Beneath the shadow of a large hill topped by the magnificent Santa Bárbara Castle, there’s a small museum that bills itself as the “first archaeological museum of the 21st century.”
Housed within the former Hospital of San Juan de Dios, the Archaeological Museum of Alicante (MARQ) is full of prehistoric treasures; Iberian, Roman, and medieval artifacts; and even relatively modern items from the local area.
The museum, which won the title of European Museum of the Year in 2004, somehow manages to marry both modern and traditional techniques when crafting its displays. Its contents are shown in five separate galleries, where traditional glass cases are accompanied by numerous informational boards and fantastic projection effects, which even include a few holograms.
One of the most exquisite exhibits is the Tresor de la Marina Alta which scholars have declared is either Iberian or Roman jewelry. It consists of four gold torques and a pendant, which were all found walled up in a site called Pic De L’aguila.
Three additional display spaces recreate scenes from archaeological investigations. Here, visitors walk across glass floors to peer down at the contents below. One of these displays is a reproduction of a dig where archaeologists searched for prehistoric artifacts in a cave. Another is a facsimile of an excavation in a Gothic building. A final multimedia display shows a marine archaeological endeavour to examine a sunken Roman ship, which is accompanied by video screens.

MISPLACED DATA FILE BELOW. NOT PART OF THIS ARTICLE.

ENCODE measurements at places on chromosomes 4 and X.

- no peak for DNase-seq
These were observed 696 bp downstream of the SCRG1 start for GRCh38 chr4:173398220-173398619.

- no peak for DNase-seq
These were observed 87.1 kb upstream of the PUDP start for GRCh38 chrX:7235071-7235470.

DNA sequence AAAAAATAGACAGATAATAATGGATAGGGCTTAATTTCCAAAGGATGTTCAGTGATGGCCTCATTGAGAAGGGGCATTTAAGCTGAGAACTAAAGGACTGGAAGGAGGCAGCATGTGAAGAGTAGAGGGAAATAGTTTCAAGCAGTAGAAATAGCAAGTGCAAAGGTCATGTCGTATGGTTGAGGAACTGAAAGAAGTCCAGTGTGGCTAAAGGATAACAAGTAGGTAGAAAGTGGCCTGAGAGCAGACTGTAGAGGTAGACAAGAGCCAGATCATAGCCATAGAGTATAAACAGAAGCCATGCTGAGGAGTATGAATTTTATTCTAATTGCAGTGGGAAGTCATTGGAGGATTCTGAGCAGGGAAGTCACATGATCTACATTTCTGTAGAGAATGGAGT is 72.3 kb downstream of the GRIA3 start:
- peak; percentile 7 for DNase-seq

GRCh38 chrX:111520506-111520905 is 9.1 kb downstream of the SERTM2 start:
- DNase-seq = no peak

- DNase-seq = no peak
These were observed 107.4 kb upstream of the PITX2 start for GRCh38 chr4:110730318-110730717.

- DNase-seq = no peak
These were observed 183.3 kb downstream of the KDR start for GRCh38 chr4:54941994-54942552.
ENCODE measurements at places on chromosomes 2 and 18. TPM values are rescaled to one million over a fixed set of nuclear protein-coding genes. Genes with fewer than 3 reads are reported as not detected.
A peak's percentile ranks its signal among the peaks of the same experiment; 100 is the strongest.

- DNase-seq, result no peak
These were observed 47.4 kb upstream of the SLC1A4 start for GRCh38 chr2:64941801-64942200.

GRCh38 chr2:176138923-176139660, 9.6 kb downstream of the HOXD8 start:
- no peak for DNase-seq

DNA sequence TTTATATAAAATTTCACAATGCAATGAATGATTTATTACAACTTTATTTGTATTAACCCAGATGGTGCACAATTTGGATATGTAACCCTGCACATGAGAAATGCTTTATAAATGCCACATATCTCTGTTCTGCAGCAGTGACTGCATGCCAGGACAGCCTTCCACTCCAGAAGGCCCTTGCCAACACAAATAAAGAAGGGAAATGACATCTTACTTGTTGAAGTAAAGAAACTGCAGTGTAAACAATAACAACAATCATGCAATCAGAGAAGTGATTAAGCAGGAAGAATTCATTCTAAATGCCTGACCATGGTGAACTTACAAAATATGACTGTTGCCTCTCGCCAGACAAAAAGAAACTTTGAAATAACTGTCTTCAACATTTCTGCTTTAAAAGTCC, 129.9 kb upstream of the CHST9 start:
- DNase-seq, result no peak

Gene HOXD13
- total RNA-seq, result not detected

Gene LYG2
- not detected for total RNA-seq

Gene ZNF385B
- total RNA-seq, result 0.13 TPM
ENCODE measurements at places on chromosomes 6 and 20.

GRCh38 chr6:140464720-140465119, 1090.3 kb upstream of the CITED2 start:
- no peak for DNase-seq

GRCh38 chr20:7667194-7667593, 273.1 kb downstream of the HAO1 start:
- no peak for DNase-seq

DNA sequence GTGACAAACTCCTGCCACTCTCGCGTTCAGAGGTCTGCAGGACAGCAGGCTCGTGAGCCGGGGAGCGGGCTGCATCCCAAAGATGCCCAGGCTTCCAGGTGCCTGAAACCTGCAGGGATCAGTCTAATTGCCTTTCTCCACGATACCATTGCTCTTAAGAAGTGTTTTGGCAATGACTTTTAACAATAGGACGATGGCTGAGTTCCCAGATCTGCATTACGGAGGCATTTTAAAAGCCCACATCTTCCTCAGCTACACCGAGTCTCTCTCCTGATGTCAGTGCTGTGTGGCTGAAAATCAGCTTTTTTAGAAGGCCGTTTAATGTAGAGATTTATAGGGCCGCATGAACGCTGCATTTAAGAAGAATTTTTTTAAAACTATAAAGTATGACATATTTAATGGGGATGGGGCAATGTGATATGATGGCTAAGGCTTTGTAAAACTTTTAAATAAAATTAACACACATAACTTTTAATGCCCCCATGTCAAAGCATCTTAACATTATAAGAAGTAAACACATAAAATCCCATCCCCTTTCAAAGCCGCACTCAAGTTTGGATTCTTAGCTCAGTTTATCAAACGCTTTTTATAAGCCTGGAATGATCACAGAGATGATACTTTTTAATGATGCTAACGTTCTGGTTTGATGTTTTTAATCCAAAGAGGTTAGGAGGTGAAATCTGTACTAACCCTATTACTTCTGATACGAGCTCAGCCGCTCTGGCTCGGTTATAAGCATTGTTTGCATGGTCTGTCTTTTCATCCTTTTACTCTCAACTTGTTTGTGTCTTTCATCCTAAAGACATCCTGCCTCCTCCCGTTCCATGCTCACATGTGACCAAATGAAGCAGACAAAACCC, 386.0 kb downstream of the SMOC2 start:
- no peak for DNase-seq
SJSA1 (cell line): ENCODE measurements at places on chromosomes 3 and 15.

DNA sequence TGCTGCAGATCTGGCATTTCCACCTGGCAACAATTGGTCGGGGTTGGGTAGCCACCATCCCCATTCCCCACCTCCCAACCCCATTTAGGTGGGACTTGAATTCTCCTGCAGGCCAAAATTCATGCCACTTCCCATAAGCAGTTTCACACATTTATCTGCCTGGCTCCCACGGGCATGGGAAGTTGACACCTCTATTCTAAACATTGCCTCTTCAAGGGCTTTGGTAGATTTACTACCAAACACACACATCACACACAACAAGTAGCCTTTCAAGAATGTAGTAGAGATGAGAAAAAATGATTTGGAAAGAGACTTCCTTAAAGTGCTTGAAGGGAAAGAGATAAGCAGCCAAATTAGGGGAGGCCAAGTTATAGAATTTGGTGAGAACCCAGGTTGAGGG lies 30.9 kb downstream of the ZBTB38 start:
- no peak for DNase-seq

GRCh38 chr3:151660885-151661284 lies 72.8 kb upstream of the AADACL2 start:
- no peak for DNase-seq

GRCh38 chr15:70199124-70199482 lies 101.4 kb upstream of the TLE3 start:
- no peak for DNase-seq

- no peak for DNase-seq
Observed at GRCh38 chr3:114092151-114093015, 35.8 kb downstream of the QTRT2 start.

Then, in addition to all these fascinating fixtures, there’s also a separate area dedicated to temporary displays. In 2017, it was full of artifacts from and information about Mexico’s Mayan civilization. The stunning exhibit reflected the care and effort that was undertaken to present the on-loan material.
Know Before You Go
There's underground parking nearby at quite cheap rates (for Alicante).
Admission in 2017 was only €3. MARQ is also responsible for the Lucentum site near San Juan and a small roman fish farming site, the Illeta dels Banyets, in nearby El Campello, for which combined tickets are available.
Many but not all information boards are provided in English as well as Spanish and Valencian. Photography is allowed but with no flash.
In the grounds of the museum is a small yet attractive bar with outside seating but which, in September 2017, seemed to be a little light on staff leading to a slow service.